Angilbert (fl. ca. 840/50), On the Battle Which was Fought at Fontenoy

The Law of Christians is broken,
Blood by the hands of hell profusely shed like rain,
And the throat of Cerberus bellows songs of joy.

Angelbertus, Versus de Bella que fuit acta Fontaneto

Fracta est lex christianorum
Sanguinis proluvio, unde manus inferorum,
gaudet gula Cerberi.

Wednesday, October 12, 2011

Duns Scotus: On Divorce

SCOTUS ADDRESSES THE TOPIC OF DIVORCE and the Mosaic law in Ordinatio IV, dist. 33, q. 3. The specific proposition that he engages is whether under the Mosaic law it was licit for a man to repudiate his wife. In support of the proposition that it was licit, Scotus cites Deuteronomy 24:1 and Malachi 2:16:
When a man, after marrying a woman and having relations with her, is later displeased with her because he finds in her something indecent, and therefore he writes out a bill of divorce and hands it to her, thus dismissing her from his house.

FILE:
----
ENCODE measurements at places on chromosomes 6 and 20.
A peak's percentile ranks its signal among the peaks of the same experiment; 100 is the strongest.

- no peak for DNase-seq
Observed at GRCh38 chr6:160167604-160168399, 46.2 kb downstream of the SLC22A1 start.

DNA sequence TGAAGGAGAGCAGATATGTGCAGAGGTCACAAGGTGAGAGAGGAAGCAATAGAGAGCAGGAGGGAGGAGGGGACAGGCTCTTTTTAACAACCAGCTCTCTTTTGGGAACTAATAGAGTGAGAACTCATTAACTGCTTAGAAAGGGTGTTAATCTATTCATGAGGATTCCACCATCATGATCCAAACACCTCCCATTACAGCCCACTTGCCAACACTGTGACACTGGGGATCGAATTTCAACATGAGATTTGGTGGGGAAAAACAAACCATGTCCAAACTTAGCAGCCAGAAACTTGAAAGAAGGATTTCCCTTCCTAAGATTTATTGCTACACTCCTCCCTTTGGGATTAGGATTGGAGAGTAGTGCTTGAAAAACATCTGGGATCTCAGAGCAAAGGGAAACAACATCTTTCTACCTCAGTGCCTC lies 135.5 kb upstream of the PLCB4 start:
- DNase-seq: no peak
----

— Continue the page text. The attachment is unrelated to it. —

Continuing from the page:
When you shall hate your wife, put her away, says the Lord God of Israel.*
Scotus also advances as authority that divorce is licit a canonical maxim found in Gratian's Decretum: "Everything which is born of certain causes, can be dissolved by certain causes." Dec. Grat. II, causa 27, c. 2. Since marriage is born of free consent, it follows under this principle that marriage can also be dissolved by free consent. This suggests that the Mosaic permission allowing divorce is legitimate.

Similarly, Scotus cites to the Decretum Gratiani, I, canon 11, dist. 34, which provides: "If it be established of a married cleric that the wife has committed adultery, she ought to be given a bill of divorce and sent away." This canon establishes not only the legitimacy of divorce under Mosaic law, but also under the law of the Gospel.

Moses with his Two Tables of the Decalogue